The Latest: HK riot police deployed to chase down protesters
HONG KONG (AP) — The Latest on protests in Hong Kong (all times local):
Hong Kong riot police have been deployed to chase down a group of pro-democracy protesters they say were assembling illegally after the end of a sanctioned protest march.
The protesters had gathered outside a police station on Saturday evening, shining laser pointers and throwing eggs at officers guarding the entrance. Riot police formed a line on a nearby street, thumping their batons on their shields as they started marching.
But by that time, most protesters had already melted away into Hong Kong’s densely populated Mong Kok district, leaving officers to face the anger of local residents, who yelled for them to go home and accused them of being members of crime gangs.
The protesters had taken part in an approved protest march earlier Saturday, but when it reached the finish they continued, cheered on by supporters honking their horns and raising their fists.
Hong Kong police have previously held similar operations in which they fired tear gas.
Dueling demonstrations on both sides of Hong Kong’s famous harbor are highlighting the political divide in the semiautonomous Chinese territory.
Pro-democracy activists marched through a district in Kowloon on Saturday, while supporters of the Beijing-backed government rallied in a park on the Hong Kong Island side.
The democracy protests have raged continuously for 10 weeks, many ending in clashes with police as protesters barricade and take over streets and officers respond with tear gas and rubber bullets.
The protesters are demanding fully democratic elections and the resignation of the city’s leader. They also accuse the police of using excessive force against them.
The pro-government side defends the police and blames the demonstrators for the violence in this summer’s protests.
Protests in support of a pro-democracy movement in Hong Kong have continued in Melbourne, Australia, while a pro-China march has been held in Sydney.
The Melbourne rally on Friday night turned ugly, with police moving in to separate some 100 pro-China protesters from those sympathetic to Hong Kong as low level violence flared. Saturday’s protest in the southern city was peaceful.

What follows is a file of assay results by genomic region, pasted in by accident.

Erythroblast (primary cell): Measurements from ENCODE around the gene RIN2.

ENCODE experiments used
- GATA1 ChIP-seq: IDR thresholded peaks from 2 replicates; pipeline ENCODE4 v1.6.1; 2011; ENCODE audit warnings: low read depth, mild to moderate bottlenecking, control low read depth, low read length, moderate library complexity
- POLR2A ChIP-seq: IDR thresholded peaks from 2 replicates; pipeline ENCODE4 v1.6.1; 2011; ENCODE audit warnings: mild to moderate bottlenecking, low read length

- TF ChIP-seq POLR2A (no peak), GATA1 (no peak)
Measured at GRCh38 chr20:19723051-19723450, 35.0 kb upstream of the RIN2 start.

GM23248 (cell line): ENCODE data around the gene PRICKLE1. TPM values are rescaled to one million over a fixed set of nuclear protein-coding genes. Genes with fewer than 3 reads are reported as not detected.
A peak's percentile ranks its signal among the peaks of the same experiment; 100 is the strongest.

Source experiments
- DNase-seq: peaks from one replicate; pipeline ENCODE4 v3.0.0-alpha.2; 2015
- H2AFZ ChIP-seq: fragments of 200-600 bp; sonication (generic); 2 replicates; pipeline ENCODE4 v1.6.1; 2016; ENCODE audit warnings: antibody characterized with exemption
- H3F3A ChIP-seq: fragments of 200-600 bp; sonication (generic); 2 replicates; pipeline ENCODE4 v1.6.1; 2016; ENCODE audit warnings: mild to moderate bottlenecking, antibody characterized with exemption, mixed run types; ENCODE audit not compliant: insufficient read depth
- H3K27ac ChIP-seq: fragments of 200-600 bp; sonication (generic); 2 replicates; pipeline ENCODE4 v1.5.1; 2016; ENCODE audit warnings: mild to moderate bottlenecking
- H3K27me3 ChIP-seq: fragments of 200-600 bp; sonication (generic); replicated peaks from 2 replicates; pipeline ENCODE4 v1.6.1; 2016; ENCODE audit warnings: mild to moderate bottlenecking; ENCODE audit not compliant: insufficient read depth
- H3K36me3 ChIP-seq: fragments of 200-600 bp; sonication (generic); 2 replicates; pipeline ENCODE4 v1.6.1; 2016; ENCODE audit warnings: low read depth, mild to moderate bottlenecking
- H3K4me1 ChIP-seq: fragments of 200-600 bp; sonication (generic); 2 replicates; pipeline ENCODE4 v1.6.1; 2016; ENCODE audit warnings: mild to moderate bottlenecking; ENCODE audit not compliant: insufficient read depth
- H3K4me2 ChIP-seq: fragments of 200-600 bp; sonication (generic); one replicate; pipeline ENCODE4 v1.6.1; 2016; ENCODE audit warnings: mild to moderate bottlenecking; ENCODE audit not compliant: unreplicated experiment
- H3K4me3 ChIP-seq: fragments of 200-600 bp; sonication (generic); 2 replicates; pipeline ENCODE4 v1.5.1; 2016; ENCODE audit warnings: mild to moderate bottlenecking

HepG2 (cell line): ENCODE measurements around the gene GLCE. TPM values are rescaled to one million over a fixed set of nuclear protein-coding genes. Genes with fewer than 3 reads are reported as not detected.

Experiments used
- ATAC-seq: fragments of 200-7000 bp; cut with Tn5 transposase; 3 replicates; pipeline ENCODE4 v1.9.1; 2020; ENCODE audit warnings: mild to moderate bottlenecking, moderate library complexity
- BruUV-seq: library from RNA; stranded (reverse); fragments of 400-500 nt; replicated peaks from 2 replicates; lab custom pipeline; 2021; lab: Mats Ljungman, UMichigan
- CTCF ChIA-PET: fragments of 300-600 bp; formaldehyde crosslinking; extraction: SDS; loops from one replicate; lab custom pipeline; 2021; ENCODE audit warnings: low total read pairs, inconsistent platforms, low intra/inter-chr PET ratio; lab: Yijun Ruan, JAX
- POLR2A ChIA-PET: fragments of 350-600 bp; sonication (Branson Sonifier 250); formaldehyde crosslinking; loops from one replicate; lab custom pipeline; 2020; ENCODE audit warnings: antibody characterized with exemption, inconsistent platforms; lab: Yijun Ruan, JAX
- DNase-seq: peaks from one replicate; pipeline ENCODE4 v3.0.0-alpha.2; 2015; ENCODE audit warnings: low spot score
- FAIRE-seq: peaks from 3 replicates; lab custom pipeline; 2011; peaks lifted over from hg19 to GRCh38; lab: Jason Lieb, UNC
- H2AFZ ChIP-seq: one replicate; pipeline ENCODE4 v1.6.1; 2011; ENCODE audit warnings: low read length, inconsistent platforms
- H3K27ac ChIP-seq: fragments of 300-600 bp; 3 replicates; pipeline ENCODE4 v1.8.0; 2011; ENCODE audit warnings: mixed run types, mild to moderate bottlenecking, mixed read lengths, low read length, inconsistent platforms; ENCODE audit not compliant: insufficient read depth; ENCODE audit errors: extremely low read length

Among the pro-Hong Kong demonstrators were members of China’s Tibetan and Uighur ethnic minorities, as well as Vietnamese groups.
A pro-China march in Sydney included at least 200 protesters descending on the city’s Town Hall chanting “Long Live China” and singing the Chinese national anthem.
Pro-Hong Kong rallies have also been held this week in Adelaide and Brisbane.
Another weekend of protests is underway in Hong Kong, with teachers rallying to support students and other protesters.
An overflow crowd filled a public square in the financial district on Saturday, holding signs that read “Protect the next generation.”
Teachers say they want the government to answer the protesters’ demands and stop using what they called police violence to disperse demonstrators.
Hong Kong’s protests are in their 10th week and show no sign of relenting. A series of rallies and at least one march are planned for this weekend.
The movement’s demands include the resignation of the city leader, democratic elections and an independent investigation into police use of force.
Mainland Chinese police are holding drills in nearby Shenzhen, prompting speculation they could be sent in to suppress the protests.